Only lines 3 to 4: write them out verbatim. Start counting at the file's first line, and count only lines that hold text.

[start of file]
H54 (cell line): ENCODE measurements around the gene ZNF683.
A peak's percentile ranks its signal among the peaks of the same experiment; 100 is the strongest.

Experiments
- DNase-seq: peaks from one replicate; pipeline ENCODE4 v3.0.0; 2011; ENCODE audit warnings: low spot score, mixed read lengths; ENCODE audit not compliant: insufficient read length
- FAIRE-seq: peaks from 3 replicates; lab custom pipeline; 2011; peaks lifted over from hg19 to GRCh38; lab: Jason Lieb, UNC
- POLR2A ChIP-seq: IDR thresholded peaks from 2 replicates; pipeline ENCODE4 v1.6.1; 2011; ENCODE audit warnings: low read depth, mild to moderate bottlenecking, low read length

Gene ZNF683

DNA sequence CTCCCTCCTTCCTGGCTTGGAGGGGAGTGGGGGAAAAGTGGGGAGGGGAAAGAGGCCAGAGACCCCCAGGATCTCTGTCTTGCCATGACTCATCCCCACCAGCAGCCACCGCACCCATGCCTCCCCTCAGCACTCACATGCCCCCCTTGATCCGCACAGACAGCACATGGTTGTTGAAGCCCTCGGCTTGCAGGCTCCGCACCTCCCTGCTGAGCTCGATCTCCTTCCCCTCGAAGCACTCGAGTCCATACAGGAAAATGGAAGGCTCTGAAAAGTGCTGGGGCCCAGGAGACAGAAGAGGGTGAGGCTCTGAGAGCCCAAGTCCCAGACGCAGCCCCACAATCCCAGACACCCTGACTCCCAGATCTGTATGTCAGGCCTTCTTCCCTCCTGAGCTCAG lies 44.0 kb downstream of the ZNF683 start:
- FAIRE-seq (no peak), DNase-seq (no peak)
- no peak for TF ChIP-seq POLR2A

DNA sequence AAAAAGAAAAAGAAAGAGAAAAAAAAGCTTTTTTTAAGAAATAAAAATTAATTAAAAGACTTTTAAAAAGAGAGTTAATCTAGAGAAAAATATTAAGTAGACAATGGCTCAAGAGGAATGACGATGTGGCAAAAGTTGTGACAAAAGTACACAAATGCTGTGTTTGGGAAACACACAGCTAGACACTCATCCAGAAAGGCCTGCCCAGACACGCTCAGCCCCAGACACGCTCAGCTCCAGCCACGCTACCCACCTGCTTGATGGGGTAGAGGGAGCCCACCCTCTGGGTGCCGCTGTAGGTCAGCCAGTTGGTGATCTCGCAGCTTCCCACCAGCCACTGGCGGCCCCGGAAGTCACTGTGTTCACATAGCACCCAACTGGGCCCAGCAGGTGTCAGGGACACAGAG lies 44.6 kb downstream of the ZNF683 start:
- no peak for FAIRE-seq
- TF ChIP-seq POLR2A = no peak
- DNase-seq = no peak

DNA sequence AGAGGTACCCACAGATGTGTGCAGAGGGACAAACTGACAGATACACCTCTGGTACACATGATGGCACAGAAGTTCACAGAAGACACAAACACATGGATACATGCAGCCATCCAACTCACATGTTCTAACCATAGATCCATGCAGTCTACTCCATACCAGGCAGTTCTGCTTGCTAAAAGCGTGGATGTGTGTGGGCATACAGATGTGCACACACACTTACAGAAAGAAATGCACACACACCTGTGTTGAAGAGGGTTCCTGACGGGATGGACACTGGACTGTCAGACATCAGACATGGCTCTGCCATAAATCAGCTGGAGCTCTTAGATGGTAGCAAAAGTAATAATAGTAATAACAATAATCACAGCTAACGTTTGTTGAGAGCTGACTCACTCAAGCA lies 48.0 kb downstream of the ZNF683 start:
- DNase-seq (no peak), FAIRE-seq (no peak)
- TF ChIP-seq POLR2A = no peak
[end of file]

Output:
Experiments
- DNase-seq: peaks from one replicate; pipeline ENCODE4 v3.0.0; 2011; ENCODE audit warnings: low spot score, mixed read lengths; ENCODE audit not compliant: insufficient read length